NYPD: Sometimes You Have to Hit a Cyclist in Order to Save Them
"I'm going to use whatever means necessary to stop you, and that's for your safety."
At first blush, these words, from a New York Police Department officer to a cyclist whose Citi Bike was currently lodged in the officer's wheel well, seem contradictory. But when you think about it, it really makes sense.
The officer, a student of history, knows that sometimes you need to burn a village to save it. And in this case, he needed to hit a cyclist in order to save him. Save him from what, exactly?
Stop Hitting Yourself!
You see, the cyclist had (allegedly) run a couple red lights. He had also (allegedly) ignored the officer's orders to stop cycling. This could be because he was (allegedly) wearing ear buds while cycling. And if this brave police officer hadn't violently intervened with potentially deadly force? Well, the outlaw cyclist could've continued on his crime spree -- pedaling down Avenue A and presumably listening to some intoxicating tunes. And we all know how dangerous that can be.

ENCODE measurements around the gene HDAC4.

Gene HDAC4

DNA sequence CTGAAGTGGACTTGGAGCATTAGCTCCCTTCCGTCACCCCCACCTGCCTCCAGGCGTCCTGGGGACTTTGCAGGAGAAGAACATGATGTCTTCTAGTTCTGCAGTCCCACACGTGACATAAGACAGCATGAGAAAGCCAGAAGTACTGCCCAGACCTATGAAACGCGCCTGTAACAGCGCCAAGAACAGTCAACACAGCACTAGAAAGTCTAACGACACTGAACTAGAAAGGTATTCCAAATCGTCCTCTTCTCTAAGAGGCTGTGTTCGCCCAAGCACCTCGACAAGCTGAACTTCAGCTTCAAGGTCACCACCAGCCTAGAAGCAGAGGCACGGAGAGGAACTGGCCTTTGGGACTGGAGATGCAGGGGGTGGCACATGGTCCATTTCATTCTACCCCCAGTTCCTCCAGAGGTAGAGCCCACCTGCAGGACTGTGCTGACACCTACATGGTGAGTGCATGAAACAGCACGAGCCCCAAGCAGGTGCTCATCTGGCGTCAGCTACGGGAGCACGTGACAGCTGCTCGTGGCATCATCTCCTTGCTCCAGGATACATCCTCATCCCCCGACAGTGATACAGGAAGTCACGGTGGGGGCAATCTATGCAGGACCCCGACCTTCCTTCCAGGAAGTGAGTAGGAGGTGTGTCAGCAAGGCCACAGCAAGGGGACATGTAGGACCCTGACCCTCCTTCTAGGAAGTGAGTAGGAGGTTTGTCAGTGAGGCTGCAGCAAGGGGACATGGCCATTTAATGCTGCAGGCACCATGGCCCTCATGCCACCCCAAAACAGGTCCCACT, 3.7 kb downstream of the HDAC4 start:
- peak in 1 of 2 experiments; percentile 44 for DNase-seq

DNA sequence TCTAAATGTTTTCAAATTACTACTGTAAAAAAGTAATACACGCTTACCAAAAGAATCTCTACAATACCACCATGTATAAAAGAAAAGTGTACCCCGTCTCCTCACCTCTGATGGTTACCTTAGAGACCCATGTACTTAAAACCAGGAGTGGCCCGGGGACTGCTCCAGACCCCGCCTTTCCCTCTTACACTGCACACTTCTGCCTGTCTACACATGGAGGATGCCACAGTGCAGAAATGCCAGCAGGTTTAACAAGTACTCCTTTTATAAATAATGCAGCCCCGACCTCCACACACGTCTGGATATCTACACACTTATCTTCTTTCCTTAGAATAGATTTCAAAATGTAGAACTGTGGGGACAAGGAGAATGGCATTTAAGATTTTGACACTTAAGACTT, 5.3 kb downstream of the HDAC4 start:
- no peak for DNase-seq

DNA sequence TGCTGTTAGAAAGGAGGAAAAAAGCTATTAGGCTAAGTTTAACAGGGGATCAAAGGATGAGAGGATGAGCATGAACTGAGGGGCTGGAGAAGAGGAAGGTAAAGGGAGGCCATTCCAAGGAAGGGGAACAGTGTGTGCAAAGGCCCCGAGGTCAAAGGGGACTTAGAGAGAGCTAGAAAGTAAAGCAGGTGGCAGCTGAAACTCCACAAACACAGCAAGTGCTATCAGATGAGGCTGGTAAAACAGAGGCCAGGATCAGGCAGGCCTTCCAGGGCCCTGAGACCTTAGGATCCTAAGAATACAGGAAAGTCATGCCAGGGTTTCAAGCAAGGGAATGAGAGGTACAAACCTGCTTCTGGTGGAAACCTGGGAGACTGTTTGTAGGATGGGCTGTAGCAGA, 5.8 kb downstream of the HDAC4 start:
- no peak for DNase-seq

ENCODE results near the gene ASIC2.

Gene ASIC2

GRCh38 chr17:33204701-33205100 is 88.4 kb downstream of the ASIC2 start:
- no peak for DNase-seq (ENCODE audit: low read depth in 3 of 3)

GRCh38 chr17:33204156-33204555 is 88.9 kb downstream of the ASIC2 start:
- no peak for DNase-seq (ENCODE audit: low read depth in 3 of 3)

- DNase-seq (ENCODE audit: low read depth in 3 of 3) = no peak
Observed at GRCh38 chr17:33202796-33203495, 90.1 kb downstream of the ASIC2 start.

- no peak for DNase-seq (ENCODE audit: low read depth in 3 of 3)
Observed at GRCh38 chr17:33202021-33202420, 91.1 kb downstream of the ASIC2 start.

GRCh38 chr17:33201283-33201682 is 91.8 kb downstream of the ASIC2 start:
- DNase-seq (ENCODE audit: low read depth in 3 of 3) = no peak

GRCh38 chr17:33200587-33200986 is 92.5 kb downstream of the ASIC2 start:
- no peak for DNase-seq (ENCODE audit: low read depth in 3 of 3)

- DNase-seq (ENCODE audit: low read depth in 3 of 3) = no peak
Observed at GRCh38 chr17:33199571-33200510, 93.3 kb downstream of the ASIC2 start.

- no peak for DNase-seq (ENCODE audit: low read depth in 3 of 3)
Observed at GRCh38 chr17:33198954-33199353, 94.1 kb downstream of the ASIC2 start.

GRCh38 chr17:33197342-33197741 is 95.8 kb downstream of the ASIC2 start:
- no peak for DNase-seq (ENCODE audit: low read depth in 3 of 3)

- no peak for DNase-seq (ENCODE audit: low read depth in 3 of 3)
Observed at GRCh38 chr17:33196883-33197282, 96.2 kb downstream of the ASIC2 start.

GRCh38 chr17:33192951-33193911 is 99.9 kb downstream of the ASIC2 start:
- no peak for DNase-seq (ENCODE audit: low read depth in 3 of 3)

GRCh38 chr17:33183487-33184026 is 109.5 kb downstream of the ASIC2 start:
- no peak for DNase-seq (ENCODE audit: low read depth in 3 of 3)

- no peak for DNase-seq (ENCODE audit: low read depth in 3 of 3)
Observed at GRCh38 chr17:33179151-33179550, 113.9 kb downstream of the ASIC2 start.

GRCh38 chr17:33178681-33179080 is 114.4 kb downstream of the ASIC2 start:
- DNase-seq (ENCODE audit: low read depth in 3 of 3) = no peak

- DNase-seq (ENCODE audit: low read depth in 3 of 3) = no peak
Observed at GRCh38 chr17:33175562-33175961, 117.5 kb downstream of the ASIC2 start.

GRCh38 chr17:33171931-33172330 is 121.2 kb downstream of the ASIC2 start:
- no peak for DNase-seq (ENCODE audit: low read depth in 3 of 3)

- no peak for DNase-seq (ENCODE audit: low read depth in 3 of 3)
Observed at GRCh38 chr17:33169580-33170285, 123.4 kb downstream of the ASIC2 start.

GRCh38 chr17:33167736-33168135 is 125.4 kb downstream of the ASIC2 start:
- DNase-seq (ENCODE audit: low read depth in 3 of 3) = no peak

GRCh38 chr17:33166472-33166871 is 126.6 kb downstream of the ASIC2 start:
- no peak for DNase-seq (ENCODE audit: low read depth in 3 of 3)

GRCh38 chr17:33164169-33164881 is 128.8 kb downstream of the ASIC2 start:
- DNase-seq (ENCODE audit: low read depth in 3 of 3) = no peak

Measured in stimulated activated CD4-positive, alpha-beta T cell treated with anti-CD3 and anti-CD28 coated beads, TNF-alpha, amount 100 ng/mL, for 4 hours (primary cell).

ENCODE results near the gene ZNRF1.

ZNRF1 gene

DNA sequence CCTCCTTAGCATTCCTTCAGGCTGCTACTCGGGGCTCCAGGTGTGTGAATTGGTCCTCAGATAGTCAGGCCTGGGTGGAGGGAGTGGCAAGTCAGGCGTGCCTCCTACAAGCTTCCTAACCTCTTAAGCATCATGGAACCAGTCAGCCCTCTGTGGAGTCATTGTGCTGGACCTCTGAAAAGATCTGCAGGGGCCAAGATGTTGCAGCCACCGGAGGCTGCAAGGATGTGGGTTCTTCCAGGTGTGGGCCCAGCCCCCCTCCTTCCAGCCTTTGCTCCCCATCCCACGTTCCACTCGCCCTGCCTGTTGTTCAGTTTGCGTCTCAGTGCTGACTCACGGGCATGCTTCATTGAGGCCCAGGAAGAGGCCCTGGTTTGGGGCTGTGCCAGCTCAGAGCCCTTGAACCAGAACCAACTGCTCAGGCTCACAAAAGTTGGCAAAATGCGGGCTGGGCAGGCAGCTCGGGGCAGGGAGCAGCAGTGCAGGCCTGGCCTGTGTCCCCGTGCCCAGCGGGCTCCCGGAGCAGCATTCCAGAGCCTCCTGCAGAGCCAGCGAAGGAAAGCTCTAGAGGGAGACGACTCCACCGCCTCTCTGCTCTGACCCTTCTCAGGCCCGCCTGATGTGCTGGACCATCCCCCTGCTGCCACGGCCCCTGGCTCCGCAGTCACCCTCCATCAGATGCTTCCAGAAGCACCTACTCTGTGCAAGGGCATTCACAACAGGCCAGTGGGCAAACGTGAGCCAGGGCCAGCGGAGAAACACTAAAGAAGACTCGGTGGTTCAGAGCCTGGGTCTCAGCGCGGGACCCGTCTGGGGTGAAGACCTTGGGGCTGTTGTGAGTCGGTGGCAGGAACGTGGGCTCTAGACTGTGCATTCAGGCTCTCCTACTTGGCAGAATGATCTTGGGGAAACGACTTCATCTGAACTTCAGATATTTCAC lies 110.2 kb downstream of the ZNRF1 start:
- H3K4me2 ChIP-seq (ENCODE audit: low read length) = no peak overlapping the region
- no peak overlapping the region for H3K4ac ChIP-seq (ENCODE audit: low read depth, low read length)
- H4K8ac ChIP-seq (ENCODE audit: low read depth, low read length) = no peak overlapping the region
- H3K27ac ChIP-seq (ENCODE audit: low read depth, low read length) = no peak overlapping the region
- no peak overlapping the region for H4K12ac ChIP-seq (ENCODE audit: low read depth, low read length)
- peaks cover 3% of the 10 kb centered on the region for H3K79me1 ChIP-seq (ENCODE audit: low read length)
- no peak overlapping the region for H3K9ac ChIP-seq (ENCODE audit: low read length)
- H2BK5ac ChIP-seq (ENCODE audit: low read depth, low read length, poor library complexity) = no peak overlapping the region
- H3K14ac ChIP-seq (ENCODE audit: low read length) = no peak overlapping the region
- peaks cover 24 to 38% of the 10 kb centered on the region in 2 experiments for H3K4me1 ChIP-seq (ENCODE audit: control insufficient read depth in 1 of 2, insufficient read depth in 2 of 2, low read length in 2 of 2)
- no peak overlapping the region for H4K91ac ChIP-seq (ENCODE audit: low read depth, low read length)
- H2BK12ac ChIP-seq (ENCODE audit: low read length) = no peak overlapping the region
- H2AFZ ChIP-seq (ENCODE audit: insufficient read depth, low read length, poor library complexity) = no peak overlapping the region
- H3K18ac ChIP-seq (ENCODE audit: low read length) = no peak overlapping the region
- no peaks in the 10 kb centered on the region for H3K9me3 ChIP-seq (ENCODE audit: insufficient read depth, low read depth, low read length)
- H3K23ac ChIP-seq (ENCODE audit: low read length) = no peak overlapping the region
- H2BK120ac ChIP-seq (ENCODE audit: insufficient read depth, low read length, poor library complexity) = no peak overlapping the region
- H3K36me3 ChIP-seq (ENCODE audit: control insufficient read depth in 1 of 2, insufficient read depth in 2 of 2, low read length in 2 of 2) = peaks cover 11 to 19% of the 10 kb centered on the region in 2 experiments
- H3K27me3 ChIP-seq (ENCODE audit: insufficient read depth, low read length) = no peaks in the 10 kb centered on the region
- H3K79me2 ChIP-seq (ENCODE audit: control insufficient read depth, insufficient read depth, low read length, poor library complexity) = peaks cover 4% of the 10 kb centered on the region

"Statistics show that virtually every road fatality has been caused by drivers of cars and trucks," according to Streetsblog NYC, "but the NYPD continues to enforce traffic laws in a manner that suggests cops often see bicycle riders as a more-serious threat to the public." And so, this happened:
#NYPD run over #nyc #bicycle to stop them from running a red light ton [sic] ”prevent reckless driving.” pic.twitter.com/AITjqNwYiZ— Garvey Rich (@Garvey_Rich) July 5, 2019
This Is for Your Own Good!
As the cyclist points out to the officer in the video, a Citi Bike-versus-armored patrol SUV tête-á-tête isn't really a fair fight. And, to its credit, the NYPD announced a week after the incident that it would discontinue its practice of 72-hour ticketing blitzes targeting cyclists after a fellow cyclist has been killed by a driver. (The New York Post reports at least 15 cyclists have been killed in the city this year alone.)
The cyclist -- who called 911 for assistance after being struck by the officer's vehicle -- received four summonses: two for running a red light, one for wearing headphones, and one for failing to comply with a lawful order. Surely a small price to pay for the guarantee of his future safety.
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